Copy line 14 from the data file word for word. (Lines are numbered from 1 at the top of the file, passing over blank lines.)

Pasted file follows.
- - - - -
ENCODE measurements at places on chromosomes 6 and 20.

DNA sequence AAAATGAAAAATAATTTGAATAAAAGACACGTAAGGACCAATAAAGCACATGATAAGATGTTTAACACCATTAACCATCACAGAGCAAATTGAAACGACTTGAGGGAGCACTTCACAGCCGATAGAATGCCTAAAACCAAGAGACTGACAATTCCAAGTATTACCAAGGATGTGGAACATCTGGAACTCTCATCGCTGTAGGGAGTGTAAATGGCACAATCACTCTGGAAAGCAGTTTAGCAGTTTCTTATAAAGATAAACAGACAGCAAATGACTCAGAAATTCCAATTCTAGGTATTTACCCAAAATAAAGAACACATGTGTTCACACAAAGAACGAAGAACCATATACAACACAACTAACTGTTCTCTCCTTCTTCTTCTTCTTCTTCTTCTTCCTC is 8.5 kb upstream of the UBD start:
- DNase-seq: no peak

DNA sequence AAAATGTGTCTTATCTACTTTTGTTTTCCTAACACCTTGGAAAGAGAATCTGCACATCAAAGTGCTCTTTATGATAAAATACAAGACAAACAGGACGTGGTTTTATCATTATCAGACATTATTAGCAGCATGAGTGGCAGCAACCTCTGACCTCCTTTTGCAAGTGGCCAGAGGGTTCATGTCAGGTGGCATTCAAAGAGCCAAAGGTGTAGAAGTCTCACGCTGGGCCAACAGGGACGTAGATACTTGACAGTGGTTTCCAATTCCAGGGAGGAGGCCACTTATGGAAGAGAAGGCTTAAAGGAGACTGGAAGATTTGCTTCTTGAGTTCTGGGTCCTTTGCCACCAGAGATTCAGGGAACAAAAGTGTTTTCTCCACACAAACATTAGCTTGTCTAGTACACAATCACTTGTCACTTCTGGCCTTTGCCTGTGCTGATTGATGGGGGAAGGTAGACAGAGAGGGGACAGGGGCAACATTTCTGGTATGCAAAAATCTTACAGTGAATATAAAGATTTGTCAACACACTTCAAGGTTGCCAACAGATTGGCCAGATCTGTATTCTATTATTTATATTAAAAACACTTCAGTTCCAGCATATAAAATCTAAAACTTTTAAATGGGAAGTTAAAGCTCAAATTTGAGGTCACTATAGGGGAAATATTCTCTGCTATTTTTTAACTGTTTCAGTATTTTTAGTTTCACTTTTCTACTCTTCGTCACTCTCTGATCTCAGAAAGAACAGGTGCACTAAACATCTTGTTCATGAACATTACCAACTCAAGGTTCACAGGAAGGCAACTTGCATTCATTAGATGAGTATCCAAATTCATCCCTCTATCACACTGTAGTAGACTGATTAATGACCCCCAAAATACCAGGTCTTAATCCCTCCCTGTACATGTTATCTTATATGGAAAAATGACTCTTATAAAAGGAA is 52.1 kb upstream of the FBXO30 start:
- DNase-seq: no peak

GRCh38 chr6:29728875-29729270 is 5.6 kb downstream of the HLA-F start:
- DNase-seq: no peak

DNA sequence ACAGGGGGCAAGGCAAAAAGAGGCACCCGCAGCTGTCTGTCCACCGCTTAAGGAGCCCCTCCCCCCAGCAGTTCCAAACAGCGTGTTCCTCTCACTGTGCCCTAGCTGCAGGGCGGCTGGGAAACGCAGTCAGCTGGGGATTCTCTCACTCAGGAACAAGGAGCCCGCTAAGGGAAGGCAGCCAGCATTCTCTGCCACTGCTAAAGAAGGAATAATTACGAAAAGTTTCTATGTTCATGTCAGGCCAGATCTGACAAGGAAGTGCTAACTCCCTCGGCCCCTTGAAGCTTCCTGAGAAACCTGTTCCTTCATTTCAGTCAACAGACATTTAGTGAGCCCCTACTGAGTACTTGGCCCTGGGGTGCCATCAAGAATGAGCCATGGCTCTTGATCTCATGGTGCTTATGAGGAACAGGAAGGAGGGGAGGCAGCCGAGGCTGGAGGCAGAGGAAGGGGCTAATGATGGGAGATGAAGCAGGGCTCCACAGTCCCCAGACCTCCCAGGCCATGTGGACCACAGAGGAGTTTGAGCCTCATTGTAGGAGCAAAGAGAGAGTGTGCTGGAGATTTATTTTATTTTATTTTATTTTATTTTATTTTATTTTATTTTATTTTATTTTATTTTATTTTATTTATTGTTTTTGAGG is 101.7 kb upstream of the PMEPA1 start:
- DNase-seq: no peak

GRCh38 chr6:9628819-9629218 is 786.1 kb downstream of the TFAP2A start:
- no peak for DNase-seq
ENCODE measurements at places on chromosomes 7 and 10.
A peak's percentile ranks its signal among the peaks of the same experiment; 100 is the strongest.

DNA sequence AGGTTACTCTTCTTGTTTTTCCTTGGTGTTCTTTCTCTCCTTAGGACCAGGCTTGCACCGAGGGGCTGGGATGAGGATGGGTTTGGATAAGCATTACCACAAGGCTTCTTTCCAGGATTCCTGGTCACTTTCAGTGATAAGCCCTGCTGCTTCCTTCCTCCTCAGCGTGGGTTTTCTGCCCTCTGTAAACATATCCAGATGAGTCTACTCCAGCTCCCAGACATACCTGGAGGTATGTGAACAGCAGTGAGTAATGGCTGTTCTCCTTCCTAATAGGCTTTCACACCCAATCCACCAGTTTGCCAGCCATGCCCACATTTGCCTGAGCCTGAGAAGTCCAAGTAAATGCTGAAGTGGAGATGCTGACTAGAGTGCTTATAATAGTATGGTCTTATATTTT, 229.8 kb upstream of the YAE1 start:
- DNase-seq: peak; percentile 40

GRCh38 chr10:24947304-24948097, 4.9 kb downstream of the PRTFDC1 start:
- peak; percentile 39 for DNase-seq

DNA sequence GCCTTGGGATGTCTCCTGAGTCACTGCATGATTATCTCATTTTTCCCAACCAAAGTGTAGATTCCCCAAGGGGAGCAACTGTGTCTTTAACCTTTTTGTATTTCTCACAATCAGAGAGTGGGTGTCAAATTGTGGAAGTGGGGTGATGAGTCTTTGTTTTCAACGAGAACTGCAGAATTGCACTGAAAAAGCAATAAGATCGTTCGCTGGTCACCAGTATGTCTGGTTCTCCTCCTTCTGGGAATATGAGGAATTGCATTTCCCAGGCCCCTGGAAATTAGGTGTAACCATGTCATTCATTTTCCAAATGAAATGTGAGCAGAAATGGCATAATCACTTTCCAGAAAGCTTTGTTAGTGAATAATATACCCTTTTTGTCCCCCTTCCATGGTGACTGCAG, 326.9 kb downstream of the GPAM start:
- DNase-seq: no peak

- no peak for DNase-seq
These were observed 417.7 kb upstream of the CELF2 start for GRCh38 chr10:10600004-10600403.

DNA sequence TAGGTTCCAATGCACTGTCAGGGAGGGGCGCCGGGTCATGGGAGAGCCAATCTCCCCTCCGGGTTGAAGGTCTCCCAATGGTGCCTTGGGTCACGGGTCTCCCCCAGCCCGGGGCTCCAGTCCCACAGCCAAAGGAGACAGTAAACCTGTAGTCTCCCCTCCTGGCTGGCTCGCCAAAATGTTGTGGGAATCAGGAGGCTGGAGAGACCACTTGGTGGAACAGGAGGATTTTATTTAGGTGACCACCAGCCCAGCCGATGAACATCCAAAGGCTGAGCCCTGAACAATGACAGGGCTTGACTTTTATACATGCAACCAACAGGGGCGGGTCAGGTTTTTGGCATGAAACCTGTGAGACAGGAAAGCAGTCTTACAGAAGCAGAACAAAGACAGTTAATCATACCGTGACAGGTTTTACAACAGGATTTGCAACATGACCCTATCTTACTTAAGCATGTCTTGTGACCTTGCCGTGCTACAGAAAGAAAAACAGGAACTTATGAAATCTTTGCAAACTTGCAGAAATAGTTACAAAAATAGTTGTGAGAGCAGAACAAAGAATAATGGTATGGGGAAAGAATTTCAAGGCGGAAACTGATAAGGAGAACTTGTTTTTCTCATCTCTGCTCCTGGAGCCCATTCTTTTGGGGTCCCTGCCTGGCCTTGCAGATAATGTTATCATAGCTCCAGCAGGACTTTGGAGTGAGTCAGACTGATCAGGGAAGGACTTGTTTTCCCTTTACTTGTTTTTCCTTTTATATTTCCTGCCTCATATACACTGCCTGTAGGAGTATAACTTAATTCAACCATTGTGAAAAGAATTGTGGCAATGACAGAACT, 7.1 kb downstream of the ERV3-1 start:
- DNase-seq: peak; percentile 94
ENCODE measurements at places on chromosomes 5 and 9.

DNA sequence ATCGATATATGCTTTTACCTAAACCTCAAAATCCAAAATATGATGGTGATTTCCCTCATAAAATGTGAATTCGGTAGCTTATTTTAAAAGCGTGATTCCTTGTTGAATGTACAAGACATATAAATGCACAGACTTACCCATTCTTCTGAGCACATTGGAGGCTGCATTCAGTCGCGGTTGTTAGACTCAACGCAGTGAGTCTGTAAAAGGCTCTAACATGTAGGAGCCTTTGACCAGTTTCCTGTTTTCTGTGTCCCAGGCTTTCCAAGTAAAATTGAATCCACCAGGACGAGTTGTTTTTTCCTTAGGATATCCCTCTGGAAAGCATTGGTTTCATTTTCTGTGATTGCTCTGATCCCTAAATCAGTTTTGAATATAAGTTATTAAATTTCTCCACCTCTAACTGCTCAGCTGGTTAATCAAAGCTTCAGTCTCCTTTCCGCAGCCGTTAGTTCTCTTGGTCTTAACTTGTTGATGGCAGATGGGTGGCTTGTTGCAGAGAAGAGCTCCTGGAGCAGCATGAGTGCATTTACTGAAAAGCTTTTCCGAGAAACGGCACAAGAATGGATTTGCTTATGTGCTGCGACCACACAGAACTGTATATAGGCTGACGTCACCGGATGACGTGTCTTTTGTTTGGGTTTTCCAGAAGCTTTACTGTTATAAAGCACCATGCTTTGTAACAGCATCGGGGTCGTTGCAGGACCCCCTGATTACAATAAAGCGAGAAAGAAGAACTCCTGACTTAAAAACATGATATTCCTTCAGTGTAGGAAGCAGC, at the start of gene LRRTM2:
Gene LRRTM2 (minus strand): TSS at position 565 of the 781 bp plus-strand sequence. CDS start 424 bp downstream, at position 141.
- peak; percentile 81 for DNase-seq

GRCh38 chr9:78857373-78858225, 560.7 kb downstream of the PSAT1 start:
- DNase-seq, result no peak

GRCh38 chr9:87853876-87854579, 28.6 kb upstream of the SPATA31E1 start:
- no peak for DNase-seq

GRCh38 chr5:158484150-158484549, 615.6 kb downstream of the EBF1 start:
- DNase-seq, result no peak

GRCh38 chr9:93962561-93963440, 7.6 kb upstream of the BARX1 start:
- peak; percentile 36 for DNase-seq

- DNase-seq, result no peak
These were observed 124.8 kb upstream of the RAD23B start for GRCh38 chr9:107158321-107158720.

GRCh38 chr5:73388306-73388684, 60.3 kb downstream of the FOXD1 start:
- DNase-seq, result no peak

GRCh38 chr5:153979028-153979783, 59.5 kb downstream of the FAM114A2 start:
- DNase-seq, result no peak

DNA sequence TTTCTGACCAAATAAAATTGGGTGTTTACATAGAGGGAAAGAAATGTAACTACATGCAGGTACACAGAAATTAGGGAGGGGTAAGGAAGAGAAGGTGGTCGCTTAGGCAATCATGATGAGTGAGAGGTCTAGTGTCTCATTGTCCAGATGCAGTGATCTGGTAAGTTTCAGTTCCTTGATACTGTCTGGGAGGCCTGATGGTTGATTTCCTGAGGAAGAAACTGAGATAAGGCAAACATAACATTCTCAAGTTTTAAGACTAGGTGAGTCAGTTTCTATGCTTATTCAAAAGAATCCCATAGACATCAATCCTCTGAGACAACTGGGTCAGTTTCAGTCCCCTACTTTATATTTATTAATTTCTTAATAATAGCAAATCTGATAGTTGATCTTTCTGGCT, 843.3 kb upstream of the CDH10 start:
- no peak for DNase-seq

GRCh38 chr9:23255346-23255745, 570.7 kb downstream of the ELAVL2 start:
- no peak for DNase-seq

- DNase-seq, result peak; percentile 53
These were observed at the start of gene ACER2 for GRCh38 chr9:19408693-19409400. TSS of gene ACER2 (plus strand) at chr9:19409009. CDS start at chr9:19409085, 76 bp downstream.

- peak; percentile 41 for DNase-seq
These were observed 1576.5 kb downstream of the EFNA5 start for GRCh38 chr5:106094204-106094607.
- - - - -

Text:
DNA sequence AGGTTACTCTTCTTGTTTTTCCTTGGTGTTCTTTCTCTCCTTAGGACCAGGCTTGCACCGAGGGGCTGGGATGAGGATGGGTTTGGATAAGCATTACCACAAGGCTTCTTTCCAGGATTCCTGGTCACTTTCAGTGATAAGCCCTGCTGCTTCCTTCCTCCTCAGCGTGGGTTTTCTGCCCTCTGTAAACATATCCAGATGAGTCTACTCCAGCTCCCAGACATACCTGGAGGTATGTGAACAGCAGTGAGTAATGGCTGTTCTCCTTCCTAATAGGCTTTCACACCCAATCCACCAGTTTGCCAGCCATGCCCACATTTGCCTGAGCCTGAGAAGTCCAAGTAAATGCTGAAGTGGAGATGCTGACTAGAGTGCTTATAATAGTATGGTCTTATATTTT, 229.8 kb upstream of the YAE1 start: